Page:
What can we say about writer and director Joss Whedon?

  • “Bringing the brilliant banter that made Firefly a cult classic series, Joss Whedon turns in an Avengers adventure that may be impossible to top!!”
  • “Hey, FOX: You do realize that you took this filmmaker’s best material and canceled it, right? What a proud moment for you!”
  • “Sure, the action scenes are phenomenal! But it’s the electrical storm of Whedon-brand dialogue that may make The Avengers the biggest crowdpleaser in the history of superhero movies!”
  • “I’ve never been a part of a moviegoing audience that roared with more laughter and applauded in more slack-jawed amazement!”
  • “Supeheroes haven’t been this much fun since The Incredibles!
  • “It’ll make you weep for what X-Men 3 could have been, if it had been given to Joss Whedon instead of Brett Ratner!”
  • “Like a world-class maestro, Whedon conducts these dueling divas in thrilling cycles of dissonance and harmony until the audience is exhausted by the crescendos!”

So… how’s Iron Man? And Thor? And Captain America? And Black Widow?

  • “With the same kind of crackling chemistry that made Mal, Jayne, Zoe, and Simon so engaging in Firefly, Tony Stark, Thor, Black Widow, and Steve Rogers could carry a whole movie without a single action scene. Their banter is the film’s best special effect!”

Wait, Black Widow? She’s not the weakest link here? She actually belongs on this team?

  • “We should have known. Joss Whedon, the man who gave us Buffy the Vampire Slayer, somehow takes the least interesting Avenger, and the only rep for girl power, and makes her the movie’s biggest surprise — a superhero who kicks just as much ass as her teammates, if not more so!”
  • “Scarlett Johansson turns in a real performance here, and she does so without ever looking like anything less than a comic book geek’s dream. If she were a man, she’d be Scarlett Jo-handsome!”

What about Jeremy Renner as Hawkeye?

  • “Jeremy Renner seems to be joining every action franchise these days, but I’ve yet to see a movie that suggests this is a bad idea.”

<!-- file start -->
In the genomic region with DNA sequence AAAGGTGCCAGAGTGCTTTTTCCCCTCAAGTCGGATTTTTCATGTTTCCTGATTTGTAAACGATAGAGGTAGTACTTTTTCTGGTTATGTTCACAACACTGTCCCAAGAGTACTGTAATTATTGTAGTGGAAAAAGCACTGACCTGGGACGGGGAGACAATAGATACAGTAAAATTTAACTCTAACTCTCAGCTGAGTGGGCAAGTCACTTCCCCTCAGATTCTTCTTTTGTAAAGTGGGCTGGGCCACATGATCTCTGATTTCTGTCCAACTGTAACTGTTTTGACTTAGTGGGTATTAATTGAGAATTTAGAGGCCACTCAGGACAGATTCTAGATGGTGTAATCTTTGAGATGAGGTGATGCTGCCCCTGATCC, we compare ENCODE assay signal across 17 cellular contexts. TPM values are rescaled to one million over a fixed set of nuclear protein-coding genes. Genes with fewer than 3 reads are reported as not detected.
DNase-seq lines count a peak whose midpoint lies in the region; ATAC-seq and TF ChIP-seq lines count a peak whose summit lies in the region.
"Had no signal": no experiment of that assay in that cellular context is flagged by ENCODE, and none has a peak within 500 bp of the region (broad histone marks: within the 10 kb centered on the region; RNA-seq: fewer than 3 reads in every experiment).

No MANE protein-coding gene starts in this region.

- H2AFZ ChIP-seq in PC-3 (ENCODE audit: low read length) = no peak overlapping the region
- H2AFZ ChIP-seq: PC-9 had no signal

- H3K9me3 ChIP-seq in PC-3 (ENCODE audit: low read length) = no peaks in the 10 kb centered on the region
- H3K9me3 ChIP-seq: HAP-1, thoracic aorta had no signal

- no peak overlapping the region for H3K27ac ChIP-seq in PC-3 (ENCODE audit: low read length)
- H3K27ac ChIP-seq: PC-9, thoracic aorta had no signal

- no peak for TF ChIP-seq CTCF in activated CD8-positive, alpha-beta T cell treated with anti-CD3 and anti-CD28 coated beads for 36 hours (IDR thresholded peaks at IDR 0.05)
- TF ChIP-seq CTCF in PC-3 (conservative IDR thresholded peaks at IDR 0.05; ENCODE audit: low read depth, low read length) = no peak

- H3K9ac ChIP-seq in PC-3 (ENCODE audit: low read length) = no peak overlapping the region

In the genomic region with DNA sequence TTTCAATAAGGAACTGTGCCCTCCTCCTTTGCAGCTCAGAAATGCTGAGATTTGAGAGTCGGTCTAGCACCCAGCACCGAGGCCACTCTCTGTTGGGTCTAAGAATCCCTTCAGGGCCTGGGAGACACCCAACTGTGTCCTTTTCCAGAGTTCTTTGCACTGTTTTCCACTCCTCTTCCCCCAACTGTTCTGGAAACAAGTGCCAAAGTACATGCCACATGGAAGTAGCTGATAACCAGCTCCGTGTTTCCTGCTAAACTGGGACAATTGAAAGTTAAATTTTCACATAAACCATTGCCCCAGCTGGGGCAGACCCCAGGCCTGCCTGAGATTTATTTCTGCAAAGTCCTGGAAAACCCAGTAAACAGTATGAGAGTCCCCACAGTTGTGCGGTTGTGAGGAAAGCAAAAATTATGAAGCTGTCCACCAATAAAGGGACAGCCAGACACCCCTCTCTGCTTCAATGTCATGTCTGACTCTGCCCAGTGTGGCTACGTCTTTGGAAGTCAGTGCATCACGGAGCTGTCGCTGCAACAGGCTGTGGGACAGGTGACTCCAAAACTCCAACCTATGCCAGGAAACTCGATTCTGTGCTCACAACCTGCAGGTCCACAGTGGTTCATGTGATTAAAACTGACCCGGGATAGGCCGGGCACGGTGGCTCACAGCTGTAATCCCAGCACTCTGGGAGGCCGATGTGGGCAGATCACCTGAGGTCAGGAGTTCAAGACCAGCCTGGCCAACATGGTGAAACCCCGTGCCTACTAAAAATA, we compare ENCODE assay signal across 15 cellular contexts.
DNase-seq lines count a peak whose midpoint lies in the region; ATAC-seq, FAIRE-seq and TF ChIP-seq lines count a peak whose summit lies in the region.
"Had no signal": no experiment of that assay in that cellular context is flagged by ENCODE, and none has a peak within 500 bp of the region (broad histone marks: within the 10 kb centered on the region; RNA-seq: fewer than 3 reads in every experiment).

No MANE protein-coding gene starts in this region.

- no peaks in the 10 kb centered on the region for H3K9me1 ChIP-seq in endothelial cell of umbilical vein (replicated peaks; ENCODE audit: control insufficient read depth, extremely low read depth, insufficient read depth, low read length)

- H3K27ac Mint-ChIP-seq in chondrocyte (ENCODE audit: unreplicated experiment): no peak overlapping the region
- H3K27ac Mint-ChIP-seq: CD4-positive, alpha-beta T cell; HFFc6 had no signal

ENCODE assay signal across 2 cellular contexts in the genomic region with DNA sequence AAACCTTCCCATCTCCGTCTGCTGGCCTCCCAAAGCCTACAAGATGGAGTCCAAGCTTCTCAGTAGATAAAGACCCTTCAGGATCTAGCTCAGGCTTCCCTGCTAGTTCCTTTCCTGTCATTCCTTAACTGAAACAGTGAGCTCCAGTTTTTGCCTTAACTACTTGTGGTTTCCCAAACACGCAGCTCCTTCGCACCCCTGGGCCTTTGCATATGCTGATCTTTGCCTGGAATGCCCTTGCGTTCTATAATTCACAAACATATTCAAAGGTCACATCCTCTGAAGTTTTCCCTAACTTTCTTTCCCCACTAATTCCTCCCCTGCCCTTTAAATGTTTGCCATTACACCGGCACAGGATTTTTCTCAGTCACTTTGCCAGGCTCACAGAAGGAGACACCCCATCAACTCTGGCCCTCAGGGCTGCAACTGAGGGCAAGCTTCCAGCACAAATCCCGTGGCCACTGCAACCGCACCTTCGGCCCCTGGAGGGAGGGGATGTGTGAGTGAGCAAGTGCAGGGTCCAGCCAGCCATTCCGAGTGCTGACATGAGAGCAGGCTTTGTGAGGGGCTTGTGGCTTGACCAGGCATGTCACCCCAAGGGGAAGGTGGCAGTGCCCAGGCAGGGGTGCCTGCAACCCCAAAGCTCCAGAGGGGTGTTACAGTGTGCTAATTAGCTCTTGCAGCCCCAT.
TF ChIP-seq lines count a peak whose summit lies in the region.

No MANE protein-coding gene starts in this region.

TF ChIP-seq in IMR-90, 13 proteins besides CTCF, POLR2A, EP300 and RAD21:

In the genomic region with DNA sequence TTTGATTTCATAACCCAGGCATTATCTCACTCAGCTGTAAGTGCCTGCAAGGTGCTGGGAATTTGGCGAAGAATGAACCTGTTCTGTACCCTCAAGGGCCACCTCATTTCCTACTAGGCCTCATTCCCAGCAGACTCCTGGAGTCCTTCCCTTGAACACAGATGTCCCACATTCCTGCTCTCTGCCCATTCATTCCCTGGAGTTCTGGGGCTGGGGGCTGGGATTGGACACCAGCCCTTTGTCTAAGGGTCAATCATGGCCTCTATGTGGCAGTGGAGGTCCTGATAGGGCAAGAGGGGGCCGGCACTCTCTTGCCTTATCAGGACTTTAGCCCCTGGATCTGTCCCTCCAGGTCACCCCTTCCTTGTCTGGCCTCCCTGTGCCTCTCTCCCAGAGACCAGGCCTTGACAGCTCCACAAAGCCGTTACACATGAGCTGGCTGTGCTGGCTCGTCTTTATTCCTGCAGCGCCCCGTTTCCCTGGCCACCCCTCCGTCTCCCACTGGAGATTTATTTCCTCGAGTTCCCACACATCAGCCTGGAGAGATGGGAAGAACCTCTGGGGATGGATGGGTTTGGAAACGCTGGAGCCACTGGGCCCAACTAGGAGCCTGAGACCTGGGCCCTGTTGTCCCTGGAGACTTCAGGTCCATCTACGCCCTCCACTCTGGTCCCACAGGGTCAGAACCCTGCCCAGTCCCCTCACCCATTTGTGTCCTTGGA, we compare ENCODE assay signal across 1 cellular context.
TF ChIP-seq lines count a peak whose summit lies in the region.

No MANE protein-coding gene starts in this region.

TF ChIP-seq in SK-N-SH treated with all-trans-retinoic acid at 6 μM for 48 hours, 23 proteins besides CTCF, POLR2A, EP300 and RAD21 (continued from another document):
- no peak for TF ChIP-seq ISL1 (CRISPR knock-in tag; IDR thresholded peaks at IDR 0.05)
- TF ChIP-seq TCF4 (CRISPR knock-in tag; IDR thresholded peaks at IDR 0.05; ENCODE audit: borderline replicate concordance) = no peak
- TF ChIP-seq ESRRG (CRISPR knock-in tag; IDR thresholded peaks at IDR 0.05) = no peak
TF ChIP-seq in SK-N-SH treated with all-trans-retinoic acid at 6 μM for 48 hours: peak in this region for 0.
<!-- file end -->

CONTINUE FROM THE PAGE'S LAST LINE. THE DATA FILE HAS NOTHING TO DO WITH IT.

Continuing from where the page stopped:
• “How cool is Hawkeye? He fits right in on the Avengers team, without a flashy costume or elaborate powers. That’s a superhuman feat in itself!”
  • “You’ll want to see Katniss Everdeen leave the The Hunger Games and run off with Hawkeye into intergalactic adventures, saving the universe with dazzling archery!”

Okay, how about the Incredible Hulk? After two attempts to make him a big-screen star, is the third time the charm?

  • “Hulk smashes in all the ways fans of the comic book hero have ever dreamed he might! Then, he goes on smashing… smashing in ways no one’s ever dreamed!”
  • “Man, it’s not easy being green! Hulk makes the Tasmanian Devil seem cool, calm, and collected!”
  • “You will cheer every time the Hulk lands a blow! His punches are punchlines!”
  • “For better or worse, Mark Ruffalo — so Oscar-worthy in You Can Count On Me — has just turned in the performance that will make him immortal, as the most sympathetic Avenger and the most human Bruce Banner yet!”

Okay, what about the supervillains?

  • “As Loki, Tom Hiddleston is a welcome relief from villains we’re asked to take seriously. He’s a prancing buffoon with a glow-stick, likeably insane. I found myself rooting for him to survive!”
  • “The Loki/Black Widow showdown is clearly inspired by the battle of wits between Hannibal Lecter and Clarice Starling… and it’s just as delicious!”
  • “Like the battle droids in The Phantom Menace, these alien drones on speeders seem to exist in order to give the heroes something to smash!”
  • “For all of the exhausting violence, these villains never inspire even a moment of tangible fear. And for all of the violence they unleash, they do surprisingly little harm to any actual human beings. But it’s fun to see how hell-bent they are on destroying every motor vehicle in Manhattan!”


  • “The conversations are so imaginative, why does the last half an hour have to look so much like a Transformers movie?!”
  • “Really? They’re going to capture the bad guy and put him in a secure, transparent chamber and then interrogate him through glass? Have they been watching X-Men movies?!”
  • “Really? You’re giving Iron Man a scene previously performed by the Iron Giant?!”
  • “Really? After all of these surprises, and so much ‘Wow, I’ve never seen that before!’, you’re giving us one of the most familiar action climaxes of all?!”
  • “Really? After so much memorable dialogue, the movie ends with what may be the movie’s most mundane line?!”


  • “As the end-credits roll for The Avengers, it’s clear which superhero holds the future in his hands! Now, at long last, Joss Whedon is in the place where his longtime fans have wanted him to be. He’ll have all of the resources he could ever have wanted to realize his dreams.”
  • “I wouldn’t hesitate to put him at the helm of the next Star Trek, the next Indiana Jones film. I’d even ask him to reboot Star Wars.”

Okay… I’m exhausted. But before we wrap up, here are a few grains of salt for the post-screening discussion.

Like I said, you can find a few nuggets of meaning in the melee. But I’m more concerned about what moviegoers will learn from entertainment like this, as opposed to what we might hope they learn.